Author: Doug Schmidt

Jepson Workshop 2018

Jepson Workshop 2018

Emergent forest diseases threatening California Ecosystems

The course is organized in eight parts:
  1. Introduction to tree diseases and their causal agents
  2. Ecology of forest diseases, differences between native and non-native diseases
  3. Principles of Biological Invasions and diseases caused by off-site hosts or by forestry practices
  4. Emergent diseases in California caused by exotic fungi
  5. Emergent diseases in California caused by exotic oomycetes
  6. Newest threats
Readings and resources:
The following readings are general on the theory of emergent diseases:

Desprez2007
Fisher2012
Garbelotto2008phytomed
Haydenetal2012
Santini2012

The following readings are specific to the diseases covered in the workshop:

WhitepinesRibesandBlisterRust (white pine blister rust)

Download (PDF, 1MB)

PitchcankerReviewWingfield (pine pitch canker)

Download (PDF, 1.02MB)

Eukaryotic Cell (sudden oak death)

Download (PDF, 938KB)

Dutchelmbrasier2001 (dutch elm disease)

Download (PDF, 570KB)


Annurev.phyto.graniti1 (cypress canker)

Download (PDF, 175KB)


AnnualReviewGarbelottoGonthier (heterobasidion)

Download (PDF, 1.29MB)

Download (PDF, 3.56MB)

 

Link to Power Point Presentations

SOD Treatments – 2015 Spring Update

SOD Treatments – 2015 Spring Update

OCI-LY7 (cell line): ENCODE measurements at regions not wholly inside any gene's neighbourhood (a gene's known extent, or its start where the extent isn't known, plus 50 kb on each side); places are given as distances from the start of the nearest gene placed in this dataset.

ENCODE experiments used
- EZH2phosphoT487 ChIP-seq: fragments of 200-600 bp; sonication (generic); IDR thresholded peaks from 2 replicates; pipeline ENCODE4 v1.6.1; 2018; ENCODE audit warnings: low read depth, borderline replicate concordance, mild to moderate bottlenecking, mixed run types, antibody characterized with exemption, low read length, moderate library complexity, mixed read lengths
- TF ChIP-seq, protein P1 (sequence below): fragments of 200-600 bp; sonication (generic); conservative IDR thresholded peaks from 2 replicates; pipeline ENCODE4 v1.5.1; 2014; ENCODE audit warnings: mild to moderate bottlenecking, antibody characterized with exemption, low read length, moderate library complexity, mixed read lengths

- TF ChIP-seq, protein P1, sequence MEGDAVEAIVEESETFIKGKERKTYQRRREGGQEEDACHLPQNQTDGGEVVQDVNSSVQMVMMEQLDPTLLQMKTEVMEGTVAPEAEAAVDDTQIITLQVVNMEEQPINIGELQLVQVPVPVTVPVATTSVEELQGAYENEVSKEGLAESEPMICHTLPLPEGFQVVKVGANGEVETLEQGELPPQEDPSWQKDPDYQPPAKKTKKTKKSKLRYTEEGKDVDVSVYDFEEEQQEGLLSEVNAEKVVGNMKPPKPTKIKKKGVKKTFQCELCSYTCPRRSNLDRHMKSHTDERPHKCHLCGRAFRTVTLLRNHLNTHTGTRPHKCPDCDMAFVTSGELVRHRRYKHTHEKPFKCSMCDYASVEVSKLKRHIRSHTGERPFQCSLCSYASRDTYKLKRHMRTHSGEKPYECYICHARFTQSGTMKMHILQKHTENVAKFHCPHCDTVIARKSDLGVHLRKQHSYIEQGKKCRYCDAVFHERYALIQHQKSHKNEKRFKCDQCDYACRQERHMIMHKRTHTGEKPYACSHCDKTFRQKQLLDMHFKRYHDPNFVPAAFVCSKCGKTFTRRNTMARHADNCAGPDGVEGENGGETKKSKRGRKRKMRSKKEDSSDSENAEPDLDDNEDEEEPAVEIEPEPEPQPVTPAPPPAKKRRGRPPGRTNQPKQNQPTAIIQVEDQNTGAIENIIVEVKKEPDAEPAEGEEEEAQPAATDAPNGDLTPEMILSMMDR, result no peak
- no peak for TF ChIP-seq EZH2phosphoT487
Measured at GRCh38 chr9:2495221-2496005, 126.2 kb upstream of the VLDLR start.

Download (PDF, 6.09MB)

Disclaimer: Mention of any company, trade name, or commercial product does not constitute endorsement by the University of California or recommendation for use. Always follow the manufacturer’s directions, restrictions, and precautions on the product label.

 

Citizen science helps predict risk of emerging infectious disease

Citizen science helps predict risk of emerging infectious disease

Engaging citizen scientists is becoming an increasingly popular technique for collecting large amounts of ecological
data while also creating an avenue for outreach and public support for research. Here we describe a unique
study, in which citizen scientists played a key role in the spatial prediction of an emerging infectious disease. The
yearly citizen-science program called “Sudden Oak Death (SOD) Blitz” engages and educates volunteers in detecting
the causal pathogen during peak windows of seasonal disease expression. We used these data – many of
which were collected from under-sampled urban ecosystems – to develop predictive maps of disease risk and to
inform stakeholders on where they should prioritize management efforts. We found that continuing the SOD
Blitz program over 6 consecutive years improved our understanding of disease dynamics and increased the accuracy
of our predictive models. We also found that self-identified non-professionals were just as capable of detecting
the disease as were professionals. Our results indicate that using long-term citizen-science data to predict the
risk of emerging infectious plant diseases in urban ecosystems holds substantial promise.

Citizen Science and SOD

Citizen Science and SOD

UC Berkeley News Service – Efforts to predict the emergence and spread of sudden oak death, an infectious tree-killing disease, have gotten a big boost from the work of grassroots volunteers. A joint study reveals the power of citizen science in SOD Blitz, a survey project in which volunteers are trained to identify symptoms of sudden oak death. Led by Matteo Garbelotto at UC Berkeley and Ross Meentemeyer at North Carolina State University, the study was published today (Friday, May 1) in the journal Frontiers in Ecology and the Environment.